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| Last Updated:02/04/2018

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Mumbaikars flock to Sewri for 'last' flamingo festival

 Thousands of Mumbaikars turned up at the Sewri jetty on Saturday to see the flamingos on the Sewri-Mahul mudflats.

The Bombay Natural History Society (BNHS) annually organises the flamingo festival that provides citizens an opportunity to spend a day in the company of nature. Both the Greater flamingo as well as the Lesser flamingo were present on the mudflats along with other birds such as the Little Egret, Median Egret, Western Reef Heron, Grey Heron, Black-headed Ibis, Brown-headed Gull, Gull-billed Tern, Common Redshank, Little Ringed Plover, and so on.

Geeta Pillai, principal, Blossoms English High School, Churchgate, came with some of her teachers to enjoy the sight of the birds. "We read in the papers that this is perhaps the last time that we shall get to see these birds as the government will start construction on the Mumbai Trans-Harbour Link. Since the Std XII examinations were over yesterday, we decided to make the trip today. The word 'beautiful' cannot describe these incredible birds," she said.

Neelam Gadre, a final year MBBS student at the Grant Medical College said she was happy she could make the trip. It was her first trip to the Sewri jetty too. "It was on my friend's to do list and since I had a holiday I decided to join her. The best thing about these birds is that they like to do things together," she said, adding that perhaps this would be the first and last time that she would be able to see them here.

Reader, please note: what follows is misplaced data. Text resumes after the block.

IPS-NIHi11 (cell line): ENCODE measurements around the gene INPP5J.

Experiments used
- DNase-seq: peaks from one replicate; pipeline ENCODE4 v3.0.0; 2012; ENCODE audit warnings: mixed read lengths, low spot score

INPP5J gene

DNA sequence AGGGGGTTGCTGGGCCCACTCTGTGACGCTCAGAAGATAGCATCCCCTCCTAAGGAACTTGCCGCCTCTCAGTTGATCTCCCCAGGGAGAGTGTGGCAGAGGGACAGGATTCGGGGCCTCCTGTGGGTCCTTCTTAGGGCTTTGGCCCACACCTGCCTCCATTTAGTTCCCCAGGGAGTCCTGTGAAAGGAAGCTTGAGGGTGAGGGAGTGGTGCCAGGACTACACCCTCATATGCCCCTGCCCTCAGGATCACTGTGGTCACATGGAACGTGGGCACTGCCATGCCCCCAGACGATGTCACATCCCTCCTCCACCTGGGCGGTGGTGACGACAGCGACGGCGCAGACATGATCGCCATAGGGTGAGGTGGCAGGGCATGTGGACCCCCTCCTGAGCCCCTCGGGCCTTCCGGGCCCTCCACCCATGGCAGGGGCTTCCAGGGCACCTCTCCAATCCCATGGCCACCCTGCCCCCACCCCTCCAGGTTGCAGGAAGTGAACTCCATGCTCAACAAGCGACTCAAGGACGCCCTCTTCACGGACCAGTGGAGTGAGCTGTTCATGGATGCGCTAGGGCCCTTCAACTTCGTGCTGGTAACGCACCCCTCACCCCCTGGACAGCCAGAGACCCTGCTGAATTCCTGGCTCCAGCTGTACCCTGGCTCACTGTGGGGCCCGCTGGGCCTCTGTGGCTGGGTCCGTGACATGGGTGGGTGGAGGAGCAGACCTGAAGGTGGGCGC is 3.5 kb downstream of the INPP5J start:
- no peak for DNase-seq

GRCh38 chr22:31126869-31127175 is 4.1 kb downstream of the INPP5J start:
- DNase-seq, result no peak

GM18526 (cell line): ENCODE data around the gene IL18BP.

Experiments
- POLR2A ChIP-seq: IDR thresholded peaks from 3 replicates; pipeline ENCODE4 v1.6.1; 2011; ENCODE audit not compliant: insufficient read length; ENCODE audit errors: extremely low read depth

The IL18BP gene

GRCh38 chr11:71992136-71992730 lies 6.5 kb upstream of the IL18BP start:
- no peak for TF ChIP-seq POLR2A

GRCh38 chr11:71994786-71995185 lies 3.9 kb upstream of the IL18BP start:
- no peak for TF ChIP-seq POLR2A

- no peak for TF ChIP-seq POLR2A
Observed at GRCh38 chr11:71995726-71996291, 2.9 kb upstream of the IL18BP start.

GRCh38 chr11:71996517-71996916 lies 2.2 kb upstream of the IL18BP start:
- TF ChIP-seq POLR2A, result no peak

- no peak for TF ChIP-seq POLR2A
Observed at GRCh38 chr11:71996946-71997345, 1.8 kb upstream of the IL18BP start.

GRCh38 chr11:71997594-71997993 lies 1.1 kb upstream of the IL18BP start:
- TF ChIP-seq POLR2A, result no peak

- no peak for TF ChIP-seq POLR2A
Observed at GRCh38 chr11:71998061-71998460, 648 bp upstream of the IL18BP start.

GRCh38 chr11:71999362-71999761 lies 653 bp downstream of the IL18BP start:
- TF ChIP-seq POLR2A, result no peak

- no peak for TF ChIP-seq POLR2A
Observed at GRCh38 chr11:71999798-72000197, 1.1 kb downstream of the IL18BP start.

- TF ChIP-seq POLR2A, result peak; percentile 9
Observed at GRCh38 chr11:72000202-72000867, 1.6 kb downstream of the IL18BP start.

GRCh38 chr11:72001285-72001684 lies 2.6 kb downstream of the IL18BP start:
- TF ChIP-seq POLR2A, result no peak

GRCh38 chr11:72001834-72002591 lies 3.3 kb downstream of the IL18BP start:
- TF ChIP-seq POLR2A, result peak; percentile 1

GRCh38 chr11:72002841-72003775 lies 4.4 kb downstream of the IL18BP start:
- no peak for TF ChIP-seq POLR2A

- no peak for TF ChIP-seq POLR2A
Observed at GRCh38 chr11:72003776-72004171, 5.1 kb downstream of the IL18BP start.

The BNHS had organised a free bus service from Sewri station to the jetty and also set up binoculars and spotting scopes so that visitors could get a close-up of the birds. Many had come with cameras to capture photos of the birds.

Srijit Prabhu, said he had come only so that he could see the flamingos and capture them on camera.

Sathe said on an average around 10-12,000 visitors come for the flamingo festival. "The birds will be here till May. The MTHL will come up close to the Sewri mudflats which have been declared a sanctuary. The construction noise and the movement of vehicles may drive the birds away. We may not have a flamingo festival in the future. The birds may return or may choose another destination," he said.